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Type 2 diabetes, previously called adult-onset diabetes or non-insulin-dependent
diabetes mellitus, is the most common form of diabetes. It affects both children
and adults, but it is more commonly diagnosed in adults.
Insulin and type 2 diabetes
Insulin is a hormone made by the
pancreas. The pancreas releases insulin to help the body use sugar as
fuel. When blood sugar levels rise, such as after meals, the pancreas releases more
insulin. In this way, insulin controls levels of blood sugar in the body by moving
it to areas that use it.
With type 2 diabetes, the body cannot use the insulin it makes to control blood
sugar, or there isnʼt enough insulin. When the body first starts to have problems
using insulin properly, it is called insulin resistance. As a result of insulin
resistance, the body needs more insulin to work. At first, the pancreas produces
more insulin. But after a while, the pancreas is not able to produce enough insulin
to control the blood sugar in the body.
With type 2 diabetes, the sugar stays in the bloodstream, where it builds up and
becomes too high. These high blood sugar levels can lead to the symptoms of type
2 diabetes. Diabetes medicines, may become necessary when people with type 2 diabetes
need more help controlling blood sugar.
Type 2 diabetes symptoms
People with type 2 diabetes may not show any symptoms at first. Symptoms of type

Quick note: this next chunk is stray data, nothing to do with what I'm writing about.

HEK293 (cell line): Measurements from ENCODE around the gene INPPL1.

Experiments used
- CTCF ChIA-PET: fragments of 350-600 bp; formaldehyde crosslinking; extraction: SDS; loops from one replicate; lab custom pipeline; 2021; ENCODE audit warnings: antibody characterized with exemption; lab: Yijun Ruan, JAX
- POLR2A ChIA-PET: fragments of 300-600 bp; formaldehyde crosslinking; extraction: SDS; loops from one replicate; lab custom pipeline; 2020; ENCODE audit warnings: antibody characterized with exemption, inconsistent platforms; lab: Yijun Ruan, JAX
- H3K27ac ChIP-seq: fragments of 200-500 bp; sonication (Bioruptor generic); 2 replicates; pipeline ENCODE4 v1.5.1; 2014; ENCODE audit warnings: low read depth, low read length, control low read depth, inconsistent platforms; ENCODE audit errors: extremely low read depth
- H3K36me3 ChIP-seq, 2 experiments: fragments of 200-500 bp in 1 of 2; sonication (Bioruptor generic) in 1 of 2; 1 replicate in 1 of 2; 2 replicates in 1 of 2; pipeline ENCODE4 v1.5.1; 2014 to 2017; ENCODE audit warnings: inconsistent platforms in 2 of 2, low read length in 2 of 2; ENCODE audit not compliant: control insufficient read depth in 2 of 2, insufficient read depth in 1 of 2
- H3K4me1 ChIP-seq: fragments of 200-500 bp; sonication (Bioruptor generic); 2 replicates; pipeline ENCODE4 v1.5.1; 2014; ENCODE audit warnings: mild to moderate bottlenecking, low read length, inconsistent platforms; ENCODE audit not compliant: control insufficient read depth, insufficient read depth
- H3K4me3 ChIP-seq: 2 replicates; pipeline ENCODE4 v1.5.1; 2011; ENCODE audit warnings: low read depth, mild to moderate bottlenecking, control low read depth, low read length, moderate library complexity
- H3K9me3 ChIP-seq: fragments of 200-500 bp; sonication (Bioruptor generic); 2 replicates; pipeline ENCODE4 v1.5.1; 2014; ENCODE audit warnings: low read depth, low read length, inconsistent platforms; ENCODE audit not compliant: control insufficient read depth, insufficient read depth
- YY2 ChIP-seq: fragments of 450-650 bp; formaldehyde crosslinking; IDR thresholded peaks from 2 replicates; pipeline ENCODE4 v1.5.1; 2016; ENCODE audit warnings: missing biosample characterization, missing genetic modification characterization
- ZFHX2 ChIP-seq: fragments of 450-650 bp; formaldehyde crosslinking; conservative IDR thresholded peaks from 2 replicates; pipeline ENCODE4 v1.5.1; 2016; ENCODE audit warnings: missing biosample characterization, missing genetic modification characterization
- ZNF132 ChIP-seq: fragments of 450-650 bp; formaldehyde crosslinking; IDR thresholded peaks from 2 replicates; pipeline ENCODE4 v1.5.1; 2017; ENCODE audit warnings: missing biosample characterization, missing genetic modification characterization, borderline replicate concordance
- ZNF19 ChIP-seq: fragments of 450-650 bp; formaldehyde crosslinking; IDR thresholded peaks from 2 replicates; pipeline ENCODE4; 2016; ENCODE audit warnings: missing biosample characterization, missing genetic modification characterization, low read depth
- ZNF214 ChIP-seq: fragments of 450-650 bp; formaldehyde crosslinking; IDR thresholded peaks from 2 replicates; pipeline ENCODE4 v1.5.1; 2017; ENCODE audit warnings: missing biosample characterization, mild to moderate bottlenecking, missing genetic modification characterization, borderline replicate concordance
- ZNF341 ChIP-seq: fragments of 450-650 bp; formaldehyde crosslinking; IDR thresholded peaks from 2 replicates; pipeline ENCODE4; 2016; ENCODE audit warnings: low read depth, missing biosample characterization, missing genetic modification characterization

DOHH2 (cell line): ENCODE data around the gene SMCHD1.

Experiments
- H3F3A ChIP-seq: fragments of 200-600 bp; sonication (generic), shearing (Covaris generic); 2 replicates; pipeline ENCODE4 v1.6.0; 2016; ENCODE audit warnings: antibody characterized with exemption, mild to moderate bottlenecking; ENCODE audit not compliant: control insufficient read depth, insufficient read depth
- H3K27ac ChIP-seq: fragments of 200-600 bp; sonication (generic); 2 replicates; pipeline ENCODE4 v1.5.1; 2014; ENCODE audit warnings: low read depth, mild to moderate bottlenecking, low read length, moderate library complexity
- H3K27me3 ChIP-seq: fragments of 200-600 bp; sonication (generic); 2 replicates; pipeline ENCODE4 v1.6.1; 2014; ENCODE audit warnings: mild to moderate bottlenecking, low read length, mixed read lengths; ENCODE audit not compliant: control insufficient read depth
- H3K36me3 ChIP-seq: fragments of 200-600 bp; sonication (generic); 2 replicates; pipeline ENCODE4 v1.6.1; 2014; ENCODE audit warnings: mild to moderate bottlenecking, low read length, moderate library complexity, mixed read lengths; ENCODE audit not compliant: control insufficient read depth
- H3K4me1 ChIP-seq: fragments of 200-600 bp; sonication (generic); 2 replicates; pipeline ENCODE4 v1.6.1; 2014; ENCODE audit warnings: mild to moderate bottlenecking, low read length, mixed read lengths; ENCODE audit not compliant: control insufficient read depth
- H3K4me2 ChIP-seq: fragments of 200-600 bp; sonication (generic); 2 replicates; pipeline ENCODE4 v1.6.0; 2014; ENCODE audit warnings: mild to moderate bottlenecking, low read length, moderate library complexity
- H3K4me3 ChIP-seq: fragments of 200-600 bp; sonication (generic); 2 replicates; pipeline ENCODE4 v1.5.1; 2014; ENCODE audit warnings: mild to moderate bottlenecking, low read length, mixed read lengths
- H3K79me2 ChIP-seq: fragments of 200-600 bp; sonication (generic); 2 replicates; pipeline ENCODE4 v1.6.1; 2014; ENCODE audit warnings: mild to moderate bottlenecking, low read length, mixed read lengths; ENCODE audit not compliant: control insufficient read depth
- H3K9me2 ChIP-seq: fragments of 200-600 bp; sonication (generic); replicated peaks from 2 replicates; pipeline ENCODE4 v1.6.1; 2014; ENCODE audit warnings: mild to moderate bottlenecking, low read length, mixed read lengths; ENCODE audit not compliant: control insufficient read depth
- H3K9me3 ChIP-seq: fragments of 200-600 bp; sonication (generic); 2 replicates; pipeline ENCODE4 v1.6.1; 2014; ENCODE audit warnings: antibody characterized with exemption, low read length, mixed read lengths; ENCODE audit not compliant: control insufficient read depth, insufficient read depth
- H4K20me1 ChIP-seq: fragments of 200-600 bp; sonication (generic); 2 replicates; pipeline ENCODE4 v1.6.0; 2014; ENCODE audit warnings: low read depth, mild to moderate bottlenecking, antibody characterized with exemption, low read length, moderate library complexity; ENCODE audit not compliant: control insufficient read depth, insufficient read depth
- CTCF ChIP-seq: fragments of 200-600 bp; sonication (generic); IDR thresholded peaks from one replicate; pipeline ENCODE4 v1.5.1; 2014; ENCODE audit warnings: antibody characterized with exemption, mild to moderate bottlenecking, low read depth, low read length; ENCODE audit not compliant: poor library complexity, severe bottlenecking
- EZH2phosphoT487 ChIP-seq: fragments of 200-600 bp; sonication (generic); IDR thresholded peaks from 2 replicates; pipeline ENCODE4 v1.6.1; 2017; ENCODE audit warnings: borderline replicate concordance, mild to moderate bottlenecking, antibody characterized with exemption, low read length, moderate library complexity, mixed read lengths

2 diabetes may include the symptoms of type 1 diabetes, such as
- Increased thirst and hunger
- Frequent urination
- Weight loss
- Blurry vision
- Feeling very tired
People with type 2 diabetes may also have problems with
- Infections of the skin, gums, or bladder
- Scrapes or bruises healing slower than usual
- Tingling or numbness in the limbs
What causes type 2 diabetes?
Some people have a higher chance of developing type 2 diabetes than others. This
includes people who are overweight and those who are not physically active very
often. Other factors may include older age or a family history of diabetes.
Type 2 diabetes treatment
It's important for people with this form of diabetes to choose the right foods and
to get plenty of exercise. Treatment for type 2 diabetes includes taking insulin
regularly. A rapid or fast-acting insulin analog,
such as NovoLog® (insulin aspart [rDNA origin] injection), combined with a long-acting
insulin, offers a dosing schedule that can be adjusted around meals.